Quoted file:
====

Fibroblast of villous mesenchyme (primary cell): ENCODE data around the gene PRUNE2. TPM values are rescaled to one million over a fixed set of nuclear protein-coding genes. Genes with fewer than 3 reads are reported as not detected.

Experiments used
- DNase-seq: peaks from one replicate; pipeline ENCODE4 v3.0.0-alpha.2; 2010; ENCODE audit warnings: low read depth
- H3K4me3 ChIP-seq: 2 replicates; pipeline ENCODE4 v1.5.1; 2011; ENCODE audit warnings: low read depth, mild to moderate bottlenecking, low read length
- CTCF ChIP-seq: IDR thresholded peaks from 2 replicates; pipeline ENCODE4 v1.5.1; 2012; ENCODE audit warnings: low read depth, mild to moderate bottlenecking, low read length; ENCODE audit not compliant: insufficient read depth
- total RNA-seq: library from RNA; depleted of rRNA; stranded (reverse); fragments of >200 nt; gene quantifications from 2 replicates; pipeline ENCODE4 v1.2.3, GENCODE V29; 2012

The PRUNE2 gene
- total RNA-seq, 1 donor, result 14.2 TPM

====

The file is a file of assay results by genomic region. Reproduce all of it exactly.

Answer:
Fibroblast of villous mesenchyme (primary cell): ENCODE data around the gene PRUNE2. TPM values are rescaled to one million over a fixed set of nuclear protein-coding genes. Genes with fewer than 3 reads are reported as not detected.

Experiments used
- DNase-seq: peaks from one replicate; pipeline ENCODE4 v3.0.0-alpha.2; 2010; ENCODE audit warnings: low read depth
- H3K4me3 ChIP-seq: 2 replicates; pipeline ENCODE4 v1.5.1; 2011; ENCODE audit warnings: low read depth, mild to moderate bottlenecking, low read length
- CTCF ChIP-seq: IDR thresholded peaks from 2 replicates; pipeline ENCODE4 v1.5.1; 2012; ENCODE audit warnings: low read depth, mild to moderate bottlenecking, low read length; ENCODE audit not compliant: insufficient read depth
- total RNA-seq: library from RNA; depleted of rRNA; stranded (reverse); fragments of >200 nt; gene quantifications from 2 replicates; pipeline ENCODE4 v1.2.3, GENCODE V29; 2012

The PRUNE2 gene
- total RNA-seq, 1 donor, result 14.2 TPM